In order to be successful at pond fishing, the approach should be nothing more than going back to the basics of fishing. Start out by making a decision of what you want to fish for, then arm yourself appropriately. That’s a good start to get you on your way to catching fish.
Most ponds will have bluegill, catfish, and largemouth bass. Of course some others will go a step further and have crappies and other panfish. Where it is not know what species are stocked in the lake, it’s best to stay simple. Start out with fishing for bluegills and other panfish. It is pretty much a guarantee that the pond will have some gills in it. From there, you can get lucky and catch something else like a cat or bass. Start simple and go up from there.
Bring out the light fishing gear. A five to six foot long fishing rod that has light to ultra light action is a good way to go. As for the line, four pound test is fine but don’t go larger than six. Too often anglers use hooks that are just too large. Big hooks are okay for bass and big catfish, but for gills, use small hooks.
Another mistake is a bobber that is too big. Use one that is no bigger around than your thumbnail. A slip bobber is probably the best way to go.
Now look at the pond. Are there trees that hang over the surface of the water? How about bushes? Is there a fallen tree in the water? These are a few things that will act as cover for the fish.
Bugs will fall from trees and bushes into the water. It happens often enough that gills become accustom to the easy meal. These are good starting points.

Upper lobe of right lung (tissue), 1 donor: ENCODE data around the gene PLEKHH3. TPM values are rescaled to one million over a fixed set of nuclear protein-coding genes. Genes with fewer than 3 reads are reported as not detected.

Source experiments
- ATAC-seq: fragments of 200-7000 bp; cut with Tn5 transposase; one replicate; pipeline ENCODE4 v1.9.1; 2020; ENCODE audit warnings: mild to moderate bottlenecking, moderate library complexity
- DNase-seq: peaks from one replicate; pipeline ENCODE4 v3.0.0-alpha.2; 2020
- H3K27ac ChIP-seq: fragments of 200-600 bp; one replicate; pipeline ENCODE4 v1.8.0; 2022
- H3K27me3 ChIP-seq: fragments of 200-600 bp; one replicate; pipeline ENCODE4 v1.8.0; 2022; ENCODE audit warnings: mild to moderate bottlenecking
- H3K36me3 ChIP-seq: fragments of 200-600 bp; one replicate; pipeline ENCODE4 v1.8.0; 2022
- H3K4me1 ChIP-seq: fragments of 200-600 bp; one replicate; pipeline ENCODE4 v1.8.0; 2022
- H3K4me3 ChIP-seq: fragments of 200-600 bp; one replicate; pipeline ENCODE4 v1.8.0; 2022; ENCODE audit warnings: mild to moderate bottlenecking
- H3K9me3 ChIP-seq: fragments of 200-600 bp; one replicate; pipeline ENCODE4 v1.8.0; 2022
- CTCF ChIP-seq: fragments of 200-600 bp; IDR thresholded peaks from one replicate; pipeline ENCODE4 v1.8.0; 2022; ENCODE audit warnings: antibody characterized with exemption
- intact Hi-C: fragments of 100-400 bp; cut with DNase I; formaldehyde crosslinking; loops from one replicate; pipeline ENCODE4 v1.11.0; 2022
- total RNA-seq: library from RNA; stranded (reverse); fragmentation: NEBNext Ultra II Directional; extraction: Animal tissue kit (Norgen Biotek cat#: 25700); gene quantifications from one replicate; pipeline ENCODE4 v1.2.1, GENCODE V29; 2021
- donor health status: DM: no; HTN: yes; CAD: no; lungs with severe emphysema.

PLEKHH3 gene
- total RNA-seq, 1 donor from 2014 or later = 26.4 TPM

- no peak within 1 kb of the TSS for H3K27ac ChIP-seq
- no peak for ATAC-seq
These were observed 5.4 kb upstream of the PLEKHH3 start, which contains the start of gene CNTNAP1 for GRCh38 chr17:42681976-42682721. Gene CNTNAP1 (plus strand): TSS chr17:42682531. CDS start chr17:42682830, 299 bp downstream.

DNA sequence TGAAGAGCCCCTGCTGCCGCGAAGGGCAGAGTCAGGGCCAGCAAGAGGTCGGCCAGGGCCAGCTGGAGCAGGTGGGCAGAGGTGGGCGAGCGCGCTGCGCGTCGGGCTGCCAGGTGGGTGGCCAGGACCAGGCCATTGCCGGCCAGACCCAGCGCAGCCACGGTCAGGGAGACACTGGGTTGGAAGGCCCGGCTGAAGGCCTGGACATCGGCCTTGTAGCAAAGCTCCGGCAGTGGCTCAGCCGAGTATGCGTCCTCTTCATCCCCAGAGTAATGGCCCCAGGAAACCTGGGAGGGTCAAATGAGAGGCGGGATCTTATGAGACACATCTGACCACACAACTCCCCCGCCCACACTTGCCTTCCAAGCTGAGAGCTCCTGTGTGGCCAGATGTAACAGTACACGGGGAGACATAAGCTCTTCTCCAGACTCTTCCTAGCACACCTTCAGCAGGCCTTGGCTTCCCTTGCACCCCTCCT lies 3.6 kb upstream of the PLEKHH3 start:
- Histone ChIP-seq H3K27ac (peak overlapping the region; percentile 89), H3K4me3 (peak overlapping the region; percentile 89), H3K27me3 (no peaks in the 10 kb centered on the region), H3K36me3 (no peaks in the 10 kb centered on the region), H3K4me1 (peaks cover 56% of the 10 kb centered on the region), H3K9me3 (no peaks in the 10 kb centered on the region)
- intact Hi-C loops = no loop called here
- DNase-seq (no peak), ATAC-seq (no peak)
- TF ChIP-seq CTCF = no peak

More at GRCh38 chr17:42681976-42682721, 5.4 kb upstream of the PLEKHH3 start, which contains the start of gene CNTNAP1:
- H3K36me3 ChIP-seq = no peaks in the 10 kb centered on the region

Look for concrete tubes that flow rainwater into the pond. The flow of water will cause a washout in the bottom of the pond. This means a difference in bottom structure and fish will relate to that. This is another good place to try. It’s basic and yet a successful approach to pond fishing.
Weeds are also fish magnets. Fish the outside edges of the weeds and you should find some gills.
For bass fishing I suggest that you use a bait that won’t hang up weeds or under water structure. A spinnerbait will work well. The universal starting point in the spinnerbait box is where you find the white ones. White just seems to be an all around good color.
If the weeds are starting to come up on your pond, try a buzzbait. To me, color doesn’t seem to be that critical for a buzzbait. The reasoning is because fish must look up toward the bright sky to see the buzzbait. The lure will be backlit by the sky or sun and therefore all the fish will see is a dark silhouette.
For catfish, prepared baits, cut baits, cheese, liver, and worms will all work. Often, ponds will have a lot of silt on the bottom so you will need to get that bait suspended. Using a bobber will work. Some prepared baits will float. If you like to use a slip sinker type of rig, use floating baits or a floating jig. One more bait example is hot dog slices. Check them out first. Some float while some sink. Go with the floaters for fishing off the bottom and sinkers when using a bobber.
Keep your approach to fishing the ponds simple. Live bait will always work well for you. Minnows on floating jigs or below a bobber will catch bigger fish for you. Worms and grubs will get panfish. Don’t be afraid to move around because it will be better for you if you do. Travel light and fish light. Getting back to the basics of fishing on our local ponds will quickly show you that great fishing is not that far away.
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